Because paying your bills on time, as we just discussed above, represents a big portion of your FICO credit score you (like 42% of other millennials surveyed) may think paying your minimum payment on time each month is all you need to do.

But, the minimum payment due only represents the lowest amount your card issuer will accept on your balance, which often only amounts to about 3% to 5% of your total balance. Most of your minimum payment goes to paying down interest and fees which means you will be carrying debt that is hardly reduced (if no other fees or purchases are added) while making your minimum payments.

Always pay more than the minimum due when trying to pay off a balance. A best practive is to pay off the balance in full each month to avoid paying any interest or late fees.

How to avoid making mistakes with your first credit card

Careless spending can get you into credit trouble. In 2016, the Experian survey found 53% of millennials did not know their interest rate, 32% did not know their spending limit and 29% had already maxed out a credit card. Of those who maxed out a card, 39% did so because they were unaware of their spending limit and 38% were not aware of how much they were spending. Don’t let that be you.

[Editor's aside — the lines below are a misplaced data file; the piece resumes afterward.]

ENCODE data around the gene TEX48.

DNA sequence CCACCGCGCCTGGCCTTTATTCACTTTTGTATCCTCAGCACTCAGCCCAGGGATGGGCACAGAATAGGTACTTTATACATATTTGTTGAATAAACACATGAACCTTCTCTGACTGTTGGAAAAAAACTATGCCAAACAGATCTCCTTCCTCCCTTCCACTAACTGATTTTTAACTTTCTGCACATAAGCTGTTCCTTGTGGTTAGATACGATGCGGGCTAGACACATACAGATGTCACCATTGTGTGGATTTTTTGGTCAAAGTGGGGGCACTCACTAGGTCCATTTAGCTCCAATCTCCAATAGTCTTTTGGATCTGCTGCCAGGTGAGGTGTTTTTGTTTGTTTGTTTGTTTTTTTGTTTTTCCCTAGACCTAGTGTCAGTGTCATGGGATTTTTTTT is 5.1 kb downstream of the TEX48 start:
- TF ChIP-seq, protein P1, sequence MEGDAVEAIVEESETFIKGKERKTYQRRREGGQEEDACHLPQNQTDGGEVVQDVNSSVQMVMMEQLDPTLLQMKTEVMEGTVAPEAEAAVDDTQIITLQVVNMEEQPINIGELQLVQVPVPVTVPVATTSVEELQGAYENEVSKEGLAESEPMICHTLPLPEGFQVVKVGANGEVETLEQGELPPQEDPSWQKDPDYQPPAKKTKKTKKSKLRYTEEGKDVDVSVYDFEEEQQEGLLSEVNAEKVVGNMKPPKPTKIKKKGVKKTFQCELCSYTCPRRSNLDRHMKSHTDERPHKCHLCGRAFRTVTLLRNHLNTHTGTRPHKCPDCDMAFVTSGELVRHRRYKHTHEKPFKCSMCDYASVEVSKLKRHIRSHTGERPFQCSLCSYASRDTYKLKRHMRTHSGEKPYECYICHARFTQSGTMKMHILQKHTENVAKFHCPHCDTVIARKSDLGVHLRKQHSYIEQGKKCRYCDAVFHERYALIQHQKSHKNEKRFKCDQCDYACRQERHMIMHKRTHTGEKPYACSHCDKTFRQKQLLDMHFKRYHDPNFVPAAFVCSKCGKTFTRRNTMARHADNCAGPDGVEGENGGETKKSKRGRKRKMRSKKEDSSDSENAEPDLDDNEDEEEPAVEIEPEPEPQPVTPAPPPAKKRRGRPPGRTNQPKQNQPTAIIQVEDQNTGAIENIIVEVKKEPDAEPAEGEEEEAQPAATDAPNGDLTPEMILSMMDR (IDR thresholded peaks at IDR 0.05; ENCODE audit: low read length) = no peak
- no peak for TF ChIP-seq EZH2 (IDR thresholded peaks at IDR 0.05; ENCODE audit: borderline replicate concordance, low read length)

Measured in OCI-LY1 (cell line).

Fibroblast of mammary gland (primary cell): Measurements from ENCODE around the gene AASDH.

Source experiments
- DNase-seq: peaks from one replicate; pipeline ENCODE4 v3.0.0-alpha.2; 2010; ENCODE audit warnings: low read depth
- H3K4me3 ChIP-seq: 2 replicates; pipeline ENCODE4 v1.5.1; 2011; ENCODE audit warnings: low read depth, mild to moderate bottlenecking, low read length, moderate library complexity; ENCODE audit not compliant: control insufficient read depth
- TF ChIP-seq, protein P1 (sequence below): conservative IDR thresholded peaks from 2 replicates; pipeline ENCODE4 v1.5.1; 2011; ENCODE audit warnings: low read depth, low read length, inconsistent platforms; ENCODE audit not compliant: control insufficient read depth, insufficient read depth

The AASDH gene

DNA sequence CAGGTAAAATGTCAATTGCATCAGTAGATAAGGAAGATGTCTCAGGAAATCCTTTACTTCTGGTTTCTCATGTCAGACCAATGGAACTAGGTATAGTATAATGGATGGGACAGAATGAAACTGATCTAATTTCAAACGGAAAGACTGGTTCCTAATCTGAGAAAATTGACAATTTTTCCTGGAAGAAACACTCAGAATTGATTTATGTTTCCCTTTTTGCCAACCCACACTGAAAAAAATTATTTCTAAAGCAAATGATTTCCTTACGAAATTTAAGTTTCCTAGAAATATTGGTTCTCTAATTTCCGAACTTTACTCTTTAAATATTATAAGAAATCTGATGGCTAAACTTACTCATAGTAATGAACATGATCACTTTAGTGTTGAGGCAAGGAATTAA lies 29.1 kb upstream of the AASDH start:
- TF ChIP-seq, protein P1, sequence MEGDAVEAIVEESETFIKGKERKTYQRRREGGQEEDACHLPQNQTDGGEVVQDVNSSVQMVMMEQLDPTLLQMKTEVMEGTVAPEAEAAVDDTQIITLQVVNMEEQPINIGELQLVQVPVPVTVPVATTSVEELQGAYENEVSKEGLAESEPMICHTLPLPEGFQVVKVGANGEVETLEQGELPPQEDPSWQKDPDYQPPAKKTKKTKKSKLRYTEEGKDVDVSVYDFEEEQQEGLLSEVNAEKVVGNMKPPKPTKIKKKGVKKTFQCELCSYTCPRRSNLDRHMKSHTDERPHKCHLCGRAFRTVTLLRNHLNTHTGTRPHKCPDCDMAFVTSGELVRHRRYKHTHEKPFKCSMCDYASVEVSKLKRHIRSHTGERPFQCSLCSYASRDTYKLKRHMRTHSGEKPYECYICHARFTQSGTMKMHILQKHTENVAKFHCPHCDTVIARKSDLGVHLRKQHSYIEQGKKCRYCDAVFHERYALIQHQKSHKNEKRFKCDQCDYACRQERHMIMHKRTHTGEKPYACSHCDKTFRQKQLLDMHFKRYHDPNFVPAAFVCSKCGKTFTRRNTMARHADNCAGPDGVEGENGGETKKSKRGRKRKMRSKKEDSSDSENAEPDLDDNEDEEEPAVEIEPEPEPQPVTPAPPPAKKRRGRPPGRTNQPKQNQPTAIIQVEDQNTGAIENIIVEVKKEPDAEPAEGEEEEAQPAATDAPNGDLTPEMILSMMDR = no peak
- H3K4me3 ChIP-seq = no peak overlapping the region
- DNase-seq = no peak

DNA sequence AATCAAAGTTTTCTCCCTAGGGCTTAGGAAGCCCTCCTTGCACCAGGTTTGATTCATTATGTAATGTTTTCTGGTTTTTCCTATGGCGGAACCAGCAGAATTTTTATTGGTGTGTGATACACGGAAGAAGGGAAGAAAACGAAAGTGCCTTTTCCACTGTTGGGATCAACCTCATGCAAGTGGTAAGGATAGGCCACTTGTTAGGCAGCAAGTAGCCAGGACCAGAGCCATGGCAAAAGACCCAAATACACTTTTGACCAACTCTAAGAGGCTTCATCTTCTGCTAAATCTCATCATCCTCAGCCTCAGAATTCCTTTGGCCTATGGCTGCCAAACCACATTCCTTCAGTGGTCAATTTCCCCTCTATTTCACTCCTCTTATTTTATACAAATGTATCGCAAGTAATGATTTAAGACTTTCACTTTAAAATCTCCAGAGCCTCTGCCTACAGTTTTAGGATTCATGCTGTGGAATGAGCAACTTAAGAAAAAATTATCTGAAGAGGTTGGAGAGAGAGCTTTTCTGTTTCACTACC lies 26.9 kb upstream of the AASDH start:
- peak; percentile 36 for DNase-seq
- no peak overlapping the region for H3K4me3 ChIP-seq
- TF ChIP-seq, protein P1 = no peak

Once you receive your new credit card in the mail, note your payment due date and find, review and save the Schumer Box included in your new credit card agreement. This grid shows you all the pertinent facts about the credit card including the interest rate, introductory rates and when they end, credit limit, annual fee, grace period, fees, penalties and more. Note your credit limit, interest rate and grace period and mark your payment due date down in a calendar or set up payment due alert texts so you never miss a payment or max out your new credit card.

According to the Experian data, more than one in every three millennials also thinks it is unnecessary to check their credit report or their credit score, but once you have a credit card you want to be sure your account is being reported to the credit bureaus accurately. Check your credit reports yearly at annualcreditreport.com (the only free service authorized by federal law), monitor your credit score monthly for any substantial changes at one of the free credit score services and learn more about how you can use credit to your advantage.